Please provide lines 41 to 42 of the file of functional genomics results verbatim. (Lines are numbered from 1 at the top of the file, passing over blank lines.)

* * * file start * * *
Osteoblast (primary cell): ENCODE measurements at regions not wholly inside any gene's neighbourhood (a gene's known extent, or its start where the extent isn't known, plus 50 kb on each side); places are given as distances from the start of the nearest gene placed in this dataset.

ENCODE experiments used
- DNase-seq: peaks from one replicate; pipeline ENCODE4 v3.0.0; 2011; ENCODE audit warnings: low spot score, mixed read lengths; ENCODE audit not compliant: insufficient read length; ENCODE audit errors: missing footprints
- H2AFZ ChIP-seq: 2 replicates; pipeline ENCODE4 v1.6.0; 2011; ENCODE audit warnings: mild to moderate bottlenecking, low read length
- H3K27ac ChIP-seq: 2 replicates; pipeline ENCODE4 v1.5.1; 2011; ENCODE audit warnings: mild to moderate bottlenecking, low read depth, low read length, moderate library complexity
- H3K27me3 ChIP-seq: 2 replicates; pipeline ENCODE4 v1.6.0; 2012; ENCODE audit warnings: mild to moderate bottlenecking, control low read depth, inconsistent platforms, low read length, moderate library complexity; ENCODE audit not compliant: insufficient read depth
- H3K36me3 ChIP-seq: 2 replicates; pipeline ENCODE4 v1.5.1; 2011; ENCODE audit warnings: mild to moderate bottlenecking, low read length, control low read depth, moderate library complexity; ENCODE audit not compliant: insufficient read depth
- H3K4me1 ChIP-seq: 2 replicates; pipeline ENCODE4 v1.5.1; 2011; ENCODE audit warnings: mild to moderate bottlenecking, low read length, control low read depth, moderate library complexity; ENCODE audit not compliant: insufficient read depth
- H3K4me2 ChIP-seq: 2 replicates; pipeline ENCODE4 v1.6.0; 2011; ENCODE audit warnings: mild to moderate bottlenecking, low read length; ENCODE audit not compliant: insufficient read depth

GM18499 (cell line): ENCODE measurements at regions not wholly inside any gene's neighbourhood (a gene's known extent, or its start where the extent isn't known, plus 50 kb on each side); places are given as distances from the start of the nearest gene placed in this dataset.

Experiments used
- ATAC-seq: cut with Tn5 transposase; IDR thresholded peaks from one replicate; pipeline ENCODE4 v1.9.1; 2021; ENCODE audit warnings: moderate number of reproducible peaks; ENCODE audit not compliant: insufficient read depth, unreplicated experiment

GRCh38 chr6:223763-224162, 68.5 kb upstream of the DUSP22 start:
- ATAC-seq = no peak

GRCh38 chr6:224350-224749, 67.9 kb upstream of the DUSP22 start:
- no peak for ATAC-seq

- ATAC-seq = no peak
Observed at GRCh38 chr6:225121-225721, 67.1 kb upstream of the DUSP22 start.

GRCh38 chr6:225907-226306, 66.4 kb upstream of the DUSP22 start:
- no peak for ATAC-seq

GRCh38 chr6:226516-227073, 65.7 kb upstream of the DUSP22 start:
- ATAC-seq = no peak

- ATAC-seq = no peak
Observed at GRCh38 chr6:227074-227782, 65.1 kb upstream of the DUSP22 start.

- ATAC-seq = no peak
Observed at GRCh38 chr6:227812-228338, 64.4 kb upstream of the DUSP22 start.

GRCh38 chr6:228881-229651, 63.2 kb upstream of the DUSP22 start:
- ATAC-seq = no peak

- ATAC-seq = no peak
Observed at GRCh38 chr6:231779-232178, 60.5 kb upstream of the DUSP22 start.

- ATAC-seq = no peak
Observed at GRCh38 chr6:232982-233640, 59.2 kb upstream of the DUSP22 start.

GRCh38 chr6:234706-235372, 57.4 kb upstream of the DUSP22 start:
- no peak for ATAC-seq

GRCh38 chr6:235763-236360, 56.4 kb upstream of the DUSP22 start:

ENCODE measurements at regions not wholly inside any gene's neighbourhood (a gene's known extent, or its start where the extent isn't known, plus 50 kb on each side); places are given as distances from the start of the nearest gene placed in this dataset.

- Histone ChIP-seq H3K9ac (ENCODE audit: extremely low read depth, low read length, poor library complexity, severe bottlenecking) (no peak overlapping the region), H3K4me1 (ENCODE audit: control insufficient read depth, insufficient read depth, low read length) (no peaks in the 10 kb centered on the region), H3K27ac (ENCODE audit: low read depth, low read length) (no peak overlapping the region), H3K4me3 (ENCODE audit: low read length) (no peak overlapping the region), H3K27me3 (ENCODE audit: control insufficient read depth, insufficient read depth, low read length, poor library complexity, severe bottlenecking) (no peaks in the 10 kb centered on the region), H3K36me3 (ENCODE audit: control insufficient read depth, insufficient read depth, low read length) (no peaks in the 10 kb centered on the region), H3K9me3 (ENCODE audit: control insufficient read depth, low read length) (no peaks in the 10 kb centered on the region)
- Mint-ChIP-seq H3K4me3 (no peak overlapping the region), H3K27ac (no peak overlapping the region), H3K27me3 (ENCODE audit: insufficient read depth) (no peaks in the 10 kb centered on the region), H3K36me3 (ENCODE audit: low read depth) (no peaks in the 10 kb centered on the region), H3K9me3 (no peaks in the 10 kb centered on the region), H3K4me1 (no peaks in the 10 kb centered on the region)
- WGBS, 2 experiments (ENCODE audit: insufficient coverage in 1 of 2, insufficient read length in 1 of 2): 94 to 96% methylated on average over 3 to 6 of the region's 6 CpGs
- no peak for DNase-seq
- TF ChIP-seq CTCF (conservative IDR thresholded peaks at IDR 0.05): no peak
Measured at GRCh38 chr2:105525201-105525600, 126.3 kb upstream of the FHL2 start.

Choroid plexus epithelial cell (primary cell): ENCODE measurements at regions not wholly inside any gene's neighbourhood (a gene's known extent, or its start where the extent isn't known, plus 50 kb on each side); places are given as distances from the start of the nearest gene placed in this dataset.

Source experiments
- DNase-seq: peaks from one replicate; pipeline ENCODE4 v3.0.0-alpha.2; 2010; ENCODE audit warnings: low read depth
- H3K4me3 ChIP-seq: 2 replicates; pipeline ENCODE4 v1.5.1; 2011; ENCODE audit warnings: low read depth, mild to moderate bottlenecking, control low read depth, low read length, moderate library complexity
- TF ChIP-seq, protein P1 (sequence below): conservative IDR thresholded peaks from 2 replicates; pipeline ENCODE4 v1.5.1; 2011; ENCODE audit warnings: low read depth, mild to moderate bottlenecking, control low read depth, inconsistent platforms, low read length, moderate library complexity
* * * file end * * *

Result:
- TF ChIP-seq CTCF (conservative IDR thresholded peaks at IDR 0.05): no peak
Measured at GRCh38 chr2:105525201-105525600, 126.3 kb upstream of the FHL2 start.